However, DID, I imagine that you have likely dealt with discrimination and stigma before as a queer, middle-aged person. No doubt you have also helped many others struggling with stigma and shame in your line of work. These same experiences and skills can be applied to your current situation, which is to say: Coming out as a community worker coping with addiction has many parallels to coming out as a queer person. The risks are often high, but so, too, are the rewards. And the risks you take will likely benefit others who share your struggle.

As with coming out about one’s queerness, coming out about coping with addiction or mental health is not necessarily a short-term battle. You can do so at your own pace, strategically choosing when, where and to whom you disclose. It may be helpful to start with the colleagues you believe are the most likely to be supportive so that you gradually build up a network of support within your practice.

If you have the time and energy, you might also consider starting an anonymous support group specifically for community and social service workers who have experienced addiction and substance dependence. Models for anonymous peer support groups exist in programs such as Narcotics Anonymous, and you may already be familiar with them from your previous support group experience. However, there is an enormous need for such groups specifically for health-care and social service providers, since most providers are much less likely to attend groups meant for the general public.

Though it is difficult to find addiction and substance use organizations where workers openly identify as having personal experience with addiction, they do exist. In Toronto, one such organization is Pieces to Pathways, a queer substance use support program whose website states “All of our staff are queer and/or trans-identified and have their own experiences of substance use and recovery.” Though Pieces to Pathways outlines that it is focused specifically on LGBTTQQ2SIA youth, they may have some useful resources or tips to share when it comes to living, working and organizing as a community worker living with addiction.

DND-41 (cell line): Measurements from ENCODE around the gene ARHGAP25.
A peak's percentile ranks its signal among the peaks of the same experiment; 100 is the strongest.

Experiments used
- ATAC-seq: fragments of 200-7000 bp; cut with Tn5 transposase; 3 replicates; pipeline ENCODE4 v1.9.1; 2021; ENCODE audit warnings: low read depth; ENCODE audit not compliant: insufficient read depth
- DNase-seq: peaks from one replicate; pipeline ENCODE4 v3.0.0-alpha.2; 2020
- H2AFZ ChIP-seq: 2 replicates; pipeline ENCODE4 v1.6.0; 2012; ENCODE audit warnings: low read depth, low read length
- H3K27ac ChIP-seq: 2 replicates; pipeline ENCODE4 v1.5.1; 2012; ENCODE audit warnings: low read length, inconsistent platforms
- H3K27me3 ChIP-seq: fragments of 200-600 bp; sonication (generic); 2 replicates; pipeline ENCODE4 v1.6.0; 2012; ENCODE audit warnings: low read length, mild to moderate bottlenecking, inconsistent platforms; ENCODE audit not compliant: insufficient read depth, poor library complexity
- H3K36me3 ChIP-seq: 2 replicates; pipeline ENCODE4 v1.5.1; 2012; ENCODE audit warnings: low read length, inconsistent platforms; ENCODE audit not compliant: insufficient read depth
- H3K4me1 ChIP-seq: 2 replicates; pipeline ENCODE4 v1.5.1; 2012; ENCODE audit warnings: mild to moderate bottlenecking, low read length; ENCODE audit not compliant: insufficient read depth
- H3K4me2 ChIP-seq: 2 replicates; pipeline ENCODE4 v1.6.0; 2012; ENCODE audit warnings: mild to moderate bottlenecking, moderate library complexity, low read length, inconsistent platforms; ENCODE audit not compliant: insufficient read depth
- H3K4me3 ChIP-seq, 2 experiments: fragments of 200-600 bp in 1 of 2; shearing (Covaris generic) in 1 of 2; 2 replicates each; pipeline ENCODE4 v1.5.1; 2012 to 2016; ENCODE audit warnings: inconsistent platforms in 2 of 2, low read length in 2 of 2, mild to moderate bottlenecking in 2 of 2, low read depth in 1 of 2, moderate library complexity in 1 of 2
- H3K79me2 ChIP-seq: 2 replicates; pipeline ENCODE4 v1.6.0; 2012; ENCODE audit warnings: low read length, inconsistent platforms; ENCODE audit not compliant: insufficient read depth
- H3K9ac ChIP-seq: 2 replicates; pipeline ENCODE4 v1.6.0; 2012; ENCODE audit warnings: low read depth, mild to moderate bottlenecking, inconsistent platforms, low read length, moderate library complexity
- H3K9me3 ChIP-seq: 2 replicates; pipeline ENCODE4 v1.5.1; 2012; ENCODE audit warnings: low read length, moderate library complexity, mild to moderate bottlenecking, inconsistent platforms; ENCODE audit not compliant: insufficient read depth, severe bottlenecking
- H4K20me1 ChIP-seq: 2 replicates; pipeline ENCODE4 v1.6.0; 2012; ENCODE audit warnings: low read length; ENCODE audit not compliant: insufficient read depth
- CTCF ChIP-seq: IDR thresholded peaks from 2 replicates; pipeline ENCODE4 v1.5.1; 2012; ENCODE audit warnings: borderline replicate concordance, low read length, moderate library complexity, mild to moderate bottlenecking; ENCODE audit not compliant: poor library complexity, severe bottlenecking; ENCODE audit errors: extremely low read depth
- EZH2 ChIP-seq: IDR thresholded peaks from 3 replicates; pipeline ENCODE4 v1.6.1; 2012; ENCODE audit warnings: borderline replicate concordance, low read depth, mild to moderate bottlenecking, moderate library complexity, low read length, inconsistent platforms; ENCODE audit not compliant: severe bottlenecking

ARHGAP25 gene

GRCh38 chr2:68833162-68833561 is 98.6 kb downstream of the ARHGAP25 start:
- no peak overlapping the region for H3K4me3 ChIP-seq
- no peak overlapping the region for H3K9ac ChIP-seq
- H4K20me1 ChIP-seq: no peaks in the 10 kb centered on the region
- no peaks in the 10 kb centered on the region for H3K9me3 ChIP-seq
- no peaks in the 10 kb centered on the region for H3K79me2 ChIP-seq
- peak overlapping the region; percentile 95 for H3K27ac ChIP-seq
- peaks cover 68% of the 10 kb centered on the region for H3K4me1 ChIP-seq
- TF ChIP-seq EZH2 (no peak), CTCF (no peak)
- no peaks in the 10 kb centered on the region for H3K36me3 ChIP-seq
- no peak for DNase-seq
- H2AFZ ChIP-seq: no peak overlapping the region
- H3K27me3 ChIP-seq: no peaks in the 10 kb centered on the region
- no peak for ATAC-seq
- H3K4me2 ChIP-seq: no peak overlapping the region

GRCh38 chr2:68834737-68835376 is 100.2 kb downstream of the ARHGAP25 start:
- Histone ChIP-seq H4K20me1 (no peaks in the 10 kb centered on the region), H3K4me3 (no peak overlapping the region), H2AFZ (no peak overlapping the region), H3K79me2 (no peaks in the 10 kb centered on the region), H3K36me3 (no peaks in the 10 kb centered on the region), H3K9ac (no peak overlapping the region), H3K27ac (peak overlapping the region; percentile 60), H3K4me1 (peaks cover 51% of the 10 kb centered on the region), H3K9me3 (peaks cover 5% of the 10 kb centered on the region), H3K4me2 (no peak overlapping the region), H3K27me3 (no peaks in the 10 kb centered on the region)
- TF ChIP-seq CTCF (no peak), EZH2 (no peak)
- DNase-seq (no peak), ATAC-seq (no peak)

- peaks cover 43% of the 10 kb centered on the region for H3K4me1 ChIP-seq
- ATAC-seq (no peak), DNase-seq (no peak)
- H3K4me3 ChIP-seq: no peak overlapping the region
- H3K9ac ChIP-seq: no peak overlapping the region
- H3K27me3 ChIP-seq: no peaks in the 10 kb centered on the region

Finally, DID, I want to return to the notion that your substance use somehow makes you “not worthy of this work.” It is true that there are those in our field who would look down on you for it. But there are also those who look down on workers who are racialized, queer, trans and disabled. The threads of elitism, gatekeeping and discrimination run through all helping professions, which is due to the legacy of the colonial values from which they were born.

But I do not believe that your experiences with addiction make you any less worthy of a helper, healer or educator. What matters is how you translate those experiences into the work you do: When we are lost in denial and isolation, our trauma hinders our work. With good self-reflection and external support, however, our trauma can strengthen what we do. Transformative community work never comes from helping from above or pretending that we are somehow different or better than the people we serve. True transformation comes about when we find solidarity in each others’ struggle.

Know that you are not alone, DID. Know that you are worthy of love and acceptance for exactly who you are. The world is unjust and the darkness is wide. Know that you are the light that someone is looking for.

Kai Cheng Thom is no longer a registered or practicing mental health professional. The opinions expressed in this column are not intended or implied to be a substitute for professional medical advice, diagnosis or treatment. All content in this column, including, but not limited to, all text, graphics, videos and images, is for general information purposes only. This column, its author, Xtra (including its parent and affiliated companies, as well as their directors, officers, employees, successors and assigns) and any guest authors are not responsible for the accuracy of the information contained in this column or the outcome of following any information provided directly or indirectly from it.

Kai Cheng Thom is a writer, performer, and social worker who divides her heart between Montreal and Toronto, unceded Indigenous territories. She is the author of the Lambda Award-nominated novel Fierce Femmes and Notorious Liars: A Dangerous Trans Girl's Confabulous Memoir (Metonymy Press), as well as the poetry collection a place called No Homeland (Arsenal Pulp Press). Her latest book, Falling Back in Love with Being Human, a collection of letters and poetry, is out now from Penguin Random House Canada.